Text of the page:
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Saturday, 4 August, 2001, 03:52 GMT 04:52 UK
Guatemala leader defies protesters
Protesters block the Panamerican Highway in Los Encuentros, Guatemala, 120km west of the capital
Demonstrators protest against major tax increases
The President of Guatemala, Alfonso Portillo, has vowed to press ahead with tax reforms despite violent protests across the country earlier this week.

Dozens of people were injured in clashes with police, and at least 200 others were arrested in many cities and towns during protests in the last few days.

Among the demonstrators were business representatives, workers, farmers and students demanding the resignation of Mr Portillo after his approval of wide-ranging tax increases.

As part of the government's tax reforms, value added tax was raised from 10% to 12%, and tax on air and sea transport rose 100%.

Mr Portillo also instated a system to clamp down on tax evaders.

Virtual shut down

In protest, the national chambers of agriculture, commerce, industry and finance called a one-day strike.

Strike organisers said the stoppage, which took place on Thursday, virtually shut the country down.

Riot police detain a woman protester outside the national palace in Guatemala City
At least 200 people have been arrested

In the city of Coban, some 270km (170 miles) north of Guatemala City, an angry mob, made up mainly of high school and college students, took over a police station, injuring 20 police officers.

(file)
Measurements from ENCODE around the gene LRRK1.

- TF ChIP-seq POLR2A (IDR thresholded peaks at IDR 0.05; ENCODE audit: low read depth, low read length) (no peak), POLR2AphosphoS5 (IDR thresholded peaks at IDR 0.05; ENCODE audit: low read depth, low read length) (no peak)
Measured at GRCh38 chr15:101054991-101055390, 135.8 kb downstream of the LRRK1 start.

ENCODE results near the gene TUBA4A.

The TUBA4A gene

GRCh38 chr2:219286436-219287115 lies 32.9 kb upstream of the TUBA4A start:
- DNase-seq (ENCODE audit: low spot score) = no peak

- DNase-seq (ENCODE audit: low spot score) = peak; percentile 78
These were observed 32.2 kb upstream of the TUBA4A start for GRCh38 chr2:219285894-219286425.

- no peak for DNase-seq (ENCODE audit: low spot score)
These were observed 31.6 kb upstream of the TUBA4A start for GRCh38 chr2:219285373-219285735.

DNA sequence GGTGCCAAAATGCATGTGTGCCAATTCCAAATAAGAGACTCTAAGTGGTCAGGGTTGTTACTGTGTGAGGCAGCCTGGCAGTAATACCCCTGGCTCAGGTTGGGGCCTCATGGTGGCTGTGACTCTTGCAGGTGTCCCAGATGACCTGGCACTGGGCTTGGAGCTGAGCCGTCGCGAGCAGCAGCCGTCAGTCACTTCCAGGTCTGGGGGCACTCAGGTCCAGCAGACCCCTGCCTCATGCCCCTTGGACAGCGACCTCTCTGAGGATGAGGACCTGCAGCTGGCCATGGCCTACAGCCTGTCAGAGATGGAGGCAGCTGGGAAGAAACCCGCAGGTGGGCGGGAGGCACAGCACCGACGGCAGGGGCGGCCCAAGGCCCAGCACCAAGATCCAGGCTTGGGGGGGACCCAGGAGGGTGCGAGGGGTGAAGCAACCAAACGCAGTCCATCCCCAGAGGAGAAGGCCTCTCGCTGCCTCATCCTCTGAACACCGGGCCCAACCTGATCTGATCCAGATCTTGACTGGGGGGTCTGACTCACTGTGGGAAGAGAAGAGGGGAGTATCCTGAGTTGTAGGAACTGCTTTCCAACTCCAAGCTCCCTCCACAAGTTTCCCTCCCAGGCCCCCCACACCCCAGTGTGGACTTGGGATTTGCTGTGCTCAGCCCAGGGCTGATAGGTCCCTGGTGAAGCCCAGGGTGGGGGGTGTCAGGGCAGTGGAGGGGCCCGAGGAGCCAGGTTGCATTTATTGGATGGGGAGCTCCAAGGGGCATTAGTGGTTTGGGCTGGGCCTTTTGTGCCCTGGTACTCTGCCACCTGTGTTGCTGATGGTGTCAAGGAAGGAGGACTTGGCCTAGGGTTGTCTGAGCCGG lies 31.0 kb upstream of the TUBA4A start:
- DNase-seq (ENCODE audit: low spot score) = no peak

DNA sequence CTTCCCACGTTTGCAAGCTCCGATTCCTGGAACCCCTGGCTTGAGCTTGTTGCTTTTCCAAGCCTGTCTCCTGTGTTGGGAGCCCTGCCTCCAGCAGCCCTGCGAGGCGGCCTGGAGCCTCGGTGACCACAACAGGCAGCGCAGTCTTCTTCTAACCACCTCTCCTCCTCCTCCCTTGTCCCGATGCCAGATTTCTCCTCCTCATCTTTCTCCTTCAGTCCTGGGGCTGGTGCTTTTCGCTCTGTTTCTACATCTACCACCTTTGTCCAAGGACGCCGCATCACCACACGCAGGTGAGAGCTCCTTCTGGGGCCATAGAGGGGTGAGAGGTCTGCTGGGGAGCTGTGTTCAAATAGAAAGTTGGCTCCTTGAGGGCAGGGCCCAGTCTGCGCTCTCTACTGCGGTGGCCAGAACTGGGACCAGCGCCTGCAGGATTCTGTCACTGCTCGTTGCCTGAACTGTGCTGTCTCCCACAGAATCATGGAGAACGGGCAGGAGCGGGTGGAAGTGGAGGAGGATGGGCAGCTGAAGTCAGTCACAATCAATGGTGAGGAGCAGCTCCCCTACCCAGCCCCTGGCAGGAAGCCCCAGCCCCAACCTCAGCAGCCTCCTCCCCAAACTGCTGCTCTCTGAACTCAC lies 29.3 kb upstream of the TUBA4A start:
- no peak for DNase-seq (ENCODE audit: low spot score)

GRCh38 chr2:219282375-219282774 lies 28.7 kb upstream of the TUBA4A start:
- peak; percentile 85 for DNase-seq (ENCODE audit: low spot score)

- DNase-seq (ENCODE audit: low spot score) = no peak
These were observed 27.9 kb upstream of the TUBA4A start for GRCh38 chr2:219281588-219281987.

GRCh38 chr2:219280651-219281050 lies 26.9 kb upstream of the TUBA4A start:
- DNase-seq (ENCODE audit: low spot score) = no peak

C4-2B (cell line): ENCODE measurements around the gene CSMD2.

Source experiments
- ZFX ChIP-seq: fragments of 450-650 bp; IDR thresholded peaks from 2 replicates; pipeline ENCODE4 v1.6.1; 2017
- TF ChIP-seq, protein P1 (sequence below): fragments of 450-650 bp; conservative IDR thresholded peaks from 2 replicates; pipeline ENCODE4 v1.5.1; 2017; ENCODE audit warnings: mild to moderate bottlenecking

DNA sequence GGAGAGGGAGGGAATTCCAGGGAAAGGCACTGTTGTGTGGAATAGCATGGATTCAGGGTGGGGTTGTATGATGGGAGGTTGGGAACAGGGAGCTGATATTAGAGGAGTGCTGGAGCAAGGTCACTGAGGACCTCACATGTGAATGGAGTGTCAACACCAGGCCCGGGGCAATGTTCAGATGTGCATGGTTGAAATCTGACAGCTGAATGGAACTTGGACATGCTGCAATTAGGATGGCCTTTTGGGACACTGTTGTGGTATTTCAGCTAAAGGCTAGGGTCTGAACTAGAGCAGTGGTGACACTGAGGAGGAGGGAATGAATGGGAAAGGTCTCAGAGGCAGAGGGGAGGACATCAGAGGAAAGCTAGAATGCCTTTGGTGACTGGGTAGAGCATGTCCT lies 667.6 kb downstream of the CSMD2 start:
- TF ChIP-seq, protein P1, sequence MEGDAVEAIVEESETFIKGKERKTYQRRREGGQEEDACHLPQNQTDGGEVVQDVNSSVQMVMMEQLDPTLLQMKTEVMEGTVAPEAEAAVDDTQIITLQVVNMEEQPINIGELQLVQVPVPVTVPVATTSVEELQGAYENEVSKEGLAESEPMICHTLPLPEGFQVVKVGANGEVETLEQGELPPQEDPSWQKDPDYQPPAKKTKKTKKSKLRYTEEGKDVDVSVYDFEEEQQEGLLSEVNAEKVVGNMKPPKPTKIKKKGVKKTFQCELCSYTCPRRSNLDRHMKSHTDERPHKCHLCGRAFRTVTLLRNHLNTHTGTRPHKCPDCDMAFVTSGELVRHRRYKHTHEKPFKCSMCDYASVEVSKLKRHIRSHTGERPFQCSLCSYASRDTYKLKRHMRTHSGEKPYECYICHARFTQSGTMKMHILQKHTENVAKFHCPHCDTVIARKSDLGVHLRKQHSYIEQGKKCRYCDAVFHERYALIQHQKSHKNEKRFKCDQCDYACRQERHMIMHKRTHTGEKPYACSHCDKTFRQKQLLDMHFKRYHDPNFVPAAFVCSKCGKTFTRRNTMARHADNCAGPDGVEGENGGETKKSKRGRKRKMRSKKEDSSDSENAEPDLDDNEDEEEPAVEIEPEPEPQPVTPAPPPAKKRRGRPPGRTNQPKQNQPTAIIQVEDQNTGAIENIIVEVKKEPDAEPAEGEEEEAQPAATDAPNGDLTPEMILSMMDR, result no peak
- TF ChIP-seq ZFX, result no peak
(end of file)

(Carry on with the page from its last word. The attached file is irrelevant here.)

The mob briefly held a radio reporter hostage inside the station, a spokesman for Guatemala's national police said.

A few hours earlier, the government declared a state of emergency in the city of Totonicapan, about 190km (120 miles) west of the capital, where protestors set fire to government buildings and cars.

The website of the Guatemala City newspaper Siglo Veintiuno reported that the state of emergency could be extended for 30 days.

Intimidation tactics

The Guatemalan Vice President, Juan Francisco Royes Lopez, criticised the business leaders of using intimidation methods to coerce people to join the strike.

"There was evidence... that there are so-called leaders who used threats and coercion to have business go on strike," the vice president was quoted as saying by the Prensa Libre newspaper.

The situation calmed down by late Friday, but the Rigoberta Menchu Human Rights foundation said further strikes and protests were expected.

See also:

06 Mar 01 | Americas
Former Guatemala head loses immunity
07 Mar 01 | Americas
Guatemala steps out of military past
10 Aug 00 | Americas
Guatemala admits state killing role
27 Dec 99 | Americas
Guatemala votes for 'killer'
30 Jul 01 | Country profiles
Country profile: Guatemala
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